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Query-generated Column Expressions

By Bill Nicolich,

There are times where I've needed to build a query that includes a long list of columns and I've needed to apply a similar set of functions to many of these columns according to their data type. For instance, I've needed to trim the leading and trailing spaces from all the character string columns (like varchar or nvarchar). I want to show a technique of targeting all the columns of a certain data type and creating the same expressions for them in the query. The information needed is found in the INFORMATION_SCHEMA.COLUMNS view.

Let's say that I want to trim leading and trailing spaces using the LTRIM() and RTRIM() functions for all the character string data type columns in the query (like varchar and nvarchar). I want to handle nulls with the ISNULL() function only if the column allows nulls. I want to cast columns that are date data types (like datetime) to varchar(max). Rather than do all this by hand, I'll use the technique where I generate the expressions using a query.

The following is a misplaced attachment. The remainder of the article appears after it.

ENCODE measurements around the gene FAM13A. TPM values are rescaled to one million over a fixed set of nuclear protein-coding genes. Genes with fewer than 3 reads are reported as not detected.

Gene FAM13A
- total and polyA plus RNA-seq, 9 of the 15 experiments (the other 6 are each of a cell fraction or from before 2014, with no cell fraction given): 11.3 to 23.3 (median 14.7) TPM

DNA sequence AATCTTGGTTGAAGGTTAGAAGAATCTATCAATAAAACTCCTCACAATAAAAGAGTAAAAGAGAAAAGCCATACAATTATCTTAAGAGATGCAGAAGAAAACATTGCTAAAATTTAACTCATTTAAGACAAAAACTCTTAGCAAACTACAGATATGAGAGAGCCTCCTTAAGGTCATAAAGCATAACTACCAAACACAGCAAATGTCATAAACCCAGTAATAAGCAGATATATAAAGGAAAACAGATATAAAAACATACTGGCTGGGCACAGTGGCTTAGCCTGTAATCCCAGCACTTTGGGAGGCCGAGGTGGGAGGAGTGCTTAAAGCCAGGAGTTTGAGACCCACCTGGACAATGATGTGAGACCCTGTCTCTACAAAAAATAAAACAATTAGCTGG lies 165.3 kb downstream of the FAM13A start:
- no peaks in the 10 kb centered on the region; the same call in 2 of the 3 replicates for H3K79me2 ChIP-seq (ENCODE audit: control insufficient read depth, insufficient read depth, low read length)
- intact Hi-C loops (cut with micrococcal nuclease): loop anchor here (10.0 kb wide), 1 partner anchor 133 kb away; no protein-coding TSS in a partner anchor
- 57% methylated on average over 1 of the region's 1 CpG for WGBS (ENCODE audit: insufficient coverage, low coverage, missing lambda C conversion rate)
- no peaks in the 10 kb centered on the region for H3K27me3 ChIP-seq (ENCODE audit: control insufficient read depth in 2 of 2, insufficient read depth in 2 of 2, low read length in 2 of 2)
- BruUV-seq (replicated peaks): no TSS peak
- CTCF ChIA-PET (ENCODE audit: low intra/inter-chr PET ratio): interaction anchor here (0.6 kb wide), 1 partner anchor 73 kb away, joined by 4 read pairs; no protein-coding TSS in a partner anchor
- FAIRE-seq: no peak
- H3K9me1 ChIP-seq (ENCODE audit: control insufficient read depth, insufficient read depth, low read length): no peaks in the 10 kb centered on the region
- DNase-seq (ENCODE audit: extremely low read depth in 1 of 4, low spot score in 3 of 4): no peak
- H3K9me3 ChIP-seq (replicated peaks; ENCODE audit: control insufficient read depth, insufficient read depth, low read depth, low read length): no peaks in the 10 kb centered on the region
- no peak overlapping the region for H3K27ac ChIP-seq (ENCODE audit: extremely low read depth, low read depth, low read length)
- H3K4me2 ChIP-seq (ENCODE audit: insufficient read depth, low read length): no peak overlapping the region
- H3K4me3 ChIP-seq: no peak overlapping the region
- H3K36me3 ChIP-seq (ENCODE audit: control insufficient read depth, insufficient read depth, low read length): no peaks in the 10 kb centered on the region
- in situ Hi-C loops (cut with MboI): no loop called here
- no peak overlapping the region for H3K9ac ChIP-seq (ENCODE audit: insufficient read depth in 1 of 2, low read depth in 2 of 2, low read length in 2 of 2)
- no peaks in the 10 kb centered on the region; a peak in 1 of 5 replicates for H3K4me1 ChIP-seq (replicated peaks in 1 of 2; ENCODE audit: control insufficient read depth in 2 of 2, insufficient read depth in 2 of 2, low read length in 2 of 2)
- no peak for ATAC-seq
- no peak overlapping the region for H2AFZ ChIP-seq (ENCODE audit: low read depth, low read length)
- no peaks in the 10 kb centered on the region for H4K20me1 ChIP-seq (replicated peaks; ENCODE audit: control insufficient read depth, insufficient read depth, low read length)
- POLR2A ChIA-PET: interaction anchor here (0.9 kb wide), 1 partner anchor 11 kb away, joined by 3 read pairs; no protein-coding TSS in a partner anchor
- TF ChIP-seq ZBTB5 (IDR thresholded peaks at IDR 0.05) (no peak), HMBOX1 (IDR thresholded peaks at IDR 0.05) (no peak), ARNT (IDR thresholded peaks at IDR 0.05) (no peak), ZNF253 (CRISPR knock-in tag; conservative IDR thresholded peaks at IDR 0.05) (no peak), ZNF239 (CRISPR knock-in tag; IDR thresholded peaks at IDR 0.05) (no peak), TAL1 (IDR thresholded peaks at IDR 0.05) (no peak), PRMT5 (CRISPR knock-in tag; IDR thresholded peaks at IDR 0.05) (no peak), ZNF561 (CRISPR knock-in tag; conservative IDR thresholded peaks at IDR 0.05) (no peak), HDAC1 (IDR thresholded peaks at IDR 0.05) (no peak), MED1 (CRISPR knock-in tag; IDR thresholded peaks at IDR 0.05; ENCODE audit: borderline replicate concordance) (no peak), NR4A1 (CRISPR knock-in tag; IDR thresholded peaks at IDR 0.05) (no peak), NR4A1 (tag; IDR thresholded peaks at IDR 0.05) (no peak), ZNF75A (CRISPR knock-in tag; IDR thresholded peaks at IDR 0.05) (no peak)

Here is a table definition for my demo table to show the query-generated column expressions technique.

IF EXISTS (SELECT * FROM sys.objects WHERE object_id = OBJECT_ID(N'[dbo].[FictionalEmployees]') AND type in (N'U'))
DROP TABLE [dbo].[FictionalEmployees]
GO
CREATE TABLE [dbo].[FictionalEmployees](
[employeeid] [int] IDENTITY(1,1) NOT NULL,
[lastname] [nvarchar](20) NOT NULL,
[firstname] [nvarchar](10) NULL,
[title] [nvarchar](30) NOT NULL,
[titleofcourtesy] [nvarchar](25) NOT NULL,
[dateofbirth] [datetime] NOT NULL,
[dateofhire] [datetime] NOT NULL,
[address] [nvarchar](60) NOT NULL,
[city] [nvarchar](15) NOT NULL,